• High yield ("junk") corporate bond yields dropped, as indicated by the 0.21% decline in the FINRA- Bloomberg High-Yield U.S. Corporate Bond Index, from 5.64% at June 30 to 5.39% at September 30. During 2016, these yields dropped by 2.65% as spreads to government bond yields compressed, leading to significant price gains on high-yield bonds over the last seven quarters. The bankruptcy of specialty retailer Toys "R" Us caught bond investors by surprise in September, and highlights the headwinds faced by "brick and mortar" retailers.

While low interest rates seen in recent years around the world are good news for borrowers, they have negative consequences for conservative savers. Interest income as a percentage of the aggregate adjusted gross income of U.S. households fell from 2.2% in 2009 to 0.7% in 2015, according to Statistics of Income published by the Internal Revenue Service.

Investors must consider other options. Yields on taxable and tax exempt money funds average below one/half of one percent. Banks in the U.S. have aggressively reduced yields on all deposits. A very large pool of investor dollars is looking for better returns elsewhere, but in sensible investments. We are optimistic the types of income-producing investments owned by Thornburg Investment Income Builder Fund should remain attractive to investors, as these investments' intrinsic values for income production are recognized. A high percentage of investor funds belong to people over the age of 55, for whom income is an increasingly necessary and desirable attribute.

Performance data shown represents past performance and is no guarantee of future results. Investment return and principal value will fluctuate so shares, when redeemed, may be worth more or less than their original cost. Current performance may be lower or higher than quoted. For performance current to the most recent month end, see the mutual funds performance page or call 877-215-1330. The maximum sales charge for the Fund’s A shares is 4.50%.

30-day SEC Yield as of 9/30/17 - Class A shares: 2.90%; Class I shares: 3.30%.

Important Information
Before investing, carefully consider the Fund’s investment goals, risks, charges, and expenses. For a prospectus or summary prospectus containing this and other information, contact your financial advisor or visit our literature center. Read them carefully before investing.

Unless otherwise noted, the source of all data, charts, tables and graphs is Thornburg Investment Management, Inc., as of 9/30/17.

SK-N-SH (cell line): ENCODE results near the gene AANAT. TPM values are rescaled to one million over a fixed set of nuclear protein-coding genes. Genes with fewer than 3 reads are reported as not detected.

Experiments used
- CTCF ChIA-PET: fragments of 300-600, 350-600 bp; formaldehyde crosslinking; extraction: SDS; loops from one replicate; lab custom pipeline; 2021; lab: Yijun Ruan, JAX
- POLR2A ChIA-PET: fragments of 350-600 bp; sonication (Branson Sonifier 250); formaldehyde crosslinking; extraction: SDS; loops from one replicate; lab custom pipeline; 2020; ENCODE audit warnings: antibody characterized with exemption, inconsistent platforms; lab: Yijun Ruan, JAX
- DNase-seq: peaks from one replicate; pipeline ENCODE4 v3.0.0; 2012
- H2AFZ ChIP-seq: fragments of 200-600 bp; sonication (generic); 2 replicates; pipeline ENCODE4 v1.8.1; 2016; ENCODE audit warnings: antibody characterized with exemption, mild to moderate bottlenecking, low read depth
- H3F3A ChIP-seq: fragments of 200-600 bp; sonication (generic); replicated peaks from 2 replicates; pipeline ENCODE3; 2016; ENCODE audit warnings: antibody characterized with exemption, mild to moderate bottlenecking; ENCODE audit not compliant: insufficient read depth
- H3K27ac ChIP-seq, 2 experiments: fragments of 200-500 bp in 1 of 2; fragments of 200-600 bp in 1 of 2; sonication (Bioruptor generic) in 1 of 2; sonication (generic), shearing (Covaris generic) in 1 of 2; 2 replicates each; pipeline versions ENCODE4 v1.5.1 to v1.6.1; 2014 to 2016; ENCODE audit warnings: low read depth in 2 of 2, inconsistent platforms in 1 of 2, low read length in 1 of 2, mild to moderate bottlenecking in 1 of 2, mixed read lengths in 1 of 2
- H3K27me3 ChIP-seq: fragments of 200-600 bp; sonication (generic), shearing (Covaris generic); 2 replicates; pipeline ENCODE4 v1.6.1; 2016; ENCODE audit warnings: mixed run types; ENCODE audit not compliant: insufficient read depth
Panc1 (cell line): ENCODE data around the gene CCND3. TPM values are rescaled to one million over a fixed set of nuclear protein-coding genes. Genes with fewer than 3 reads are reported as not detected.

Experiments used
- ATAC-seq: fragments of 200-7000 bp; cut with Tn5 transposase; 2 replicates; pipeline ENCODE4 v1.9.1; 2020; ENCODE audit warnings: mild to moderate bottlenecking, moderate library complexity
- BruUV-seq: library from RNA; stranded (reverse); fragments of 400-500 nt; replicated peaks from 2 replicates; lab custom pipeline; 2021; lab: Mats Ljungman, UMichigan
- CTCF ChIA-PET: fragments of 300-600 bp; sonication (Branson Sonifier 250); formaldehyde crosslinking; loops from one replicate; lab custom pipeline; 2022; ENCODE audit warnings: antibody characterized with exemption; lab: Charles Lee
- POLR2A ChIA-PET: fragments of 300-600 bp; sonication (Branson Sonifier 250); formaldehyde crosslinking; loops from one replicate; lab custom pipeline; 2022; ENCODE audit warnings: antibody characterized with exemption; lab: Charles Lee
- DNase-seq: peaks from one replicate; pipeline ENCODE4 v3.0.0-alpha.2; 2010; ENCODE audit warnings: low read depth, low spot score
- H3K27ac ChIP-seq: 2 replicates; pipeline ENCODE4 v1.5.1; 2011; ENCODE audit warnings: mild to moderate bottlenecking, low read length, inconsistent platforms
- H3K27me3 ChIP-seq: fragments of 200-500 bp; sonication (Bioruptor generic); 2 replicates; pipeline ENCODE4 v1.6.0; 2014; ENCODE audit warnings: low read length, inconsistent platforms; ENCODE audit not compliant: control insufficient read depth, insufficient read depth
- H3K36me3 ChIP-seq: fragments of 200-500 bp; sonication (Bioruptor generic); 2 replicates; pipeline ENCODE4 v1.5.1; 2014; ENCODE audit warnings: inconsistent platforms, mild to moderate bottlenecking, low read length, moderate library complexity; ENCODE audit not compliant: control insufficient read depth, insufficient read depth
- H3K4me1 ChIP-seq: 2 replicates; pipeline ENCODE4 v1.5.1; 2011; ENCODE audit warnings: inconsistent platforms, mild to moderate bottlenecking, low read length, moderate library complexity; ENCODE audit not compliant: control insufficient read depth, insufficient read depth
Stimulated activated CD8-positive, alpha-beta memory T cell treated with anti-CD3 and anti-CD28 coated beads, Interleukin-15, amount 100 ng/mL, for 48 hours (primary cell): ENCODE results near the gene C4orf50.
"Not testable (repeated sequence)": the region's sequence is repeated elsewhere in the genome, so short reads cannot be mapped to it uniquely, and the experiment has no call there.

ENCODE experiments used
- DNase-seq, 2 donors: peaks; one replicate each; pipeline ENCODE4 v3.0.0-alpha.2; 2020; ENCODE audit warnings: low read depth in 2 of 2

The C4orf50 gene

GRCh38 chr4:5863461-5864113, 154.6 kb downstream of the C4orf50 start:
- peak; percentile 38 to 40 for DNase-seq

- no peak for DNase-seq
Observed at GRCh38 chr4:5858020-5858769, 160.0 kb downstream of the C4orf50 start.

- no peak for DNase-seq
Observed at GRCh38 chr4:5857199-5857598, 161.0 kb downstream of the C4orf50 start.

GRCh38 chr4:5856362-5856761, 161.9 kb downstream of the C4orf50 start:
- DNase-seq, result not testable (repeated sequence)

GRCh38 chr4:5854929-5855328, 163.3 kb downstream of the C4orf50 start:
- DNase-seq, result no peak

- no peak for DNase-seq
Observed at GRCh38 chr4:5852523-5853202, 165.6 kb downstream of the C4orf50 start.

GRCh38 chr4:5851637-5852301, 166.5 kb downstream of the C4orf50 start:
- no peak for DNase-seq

Investments carry risks, including possible loss of principal. Additional risks may be associated with investments outside the United States, especially in emerging markets, including currency fluctuations, illiquidity, volatility, and political and economic risks. Investments in small- and mid-capitalization companies may increase the risk of greater price fluctuations. Investments in the Fund are not FDIC insured, nor are they bank deposits or guaranteed by a bank or any other entity.

The views expressed are subject to change and do not necessarily reflect the views of Thornburg Investment Management, Inc. This information should not be relied upon as a recommendation or investment advice and is not intended to predict the performance of any investment or market.

Any securities, sectors, or countries mentioned are for illustration purposes only. Holdings are subject to change. Under no circumstances does the information contained within represent a recommendation to buy or sell any security.

Dividends are not guaranteed.

The performance of any index is not indicative of the performance of any particular investment. Unless otherwise noted, index returns reflect the reinvestment of income dividends and capital gains, if any, but do not reflect fees, brokerage commissions or other expenses of investing. Investors may not make direct investments into any index.

There is no guarantee that the Fund will meet its investment objectives.

Please see our glossary for a definition of terms.

Thornburg mutual funds are distributed by Thornburg Securities Corporation.

Thornburg Investment Management, Inc. mutual funds are sold through investment professionals including investment advisors, brokerage firms, bank trust departments, trust companies and certain other financial intermediaries. Thornburg Securities Corporation (TSC) does not act as broker of record for investors.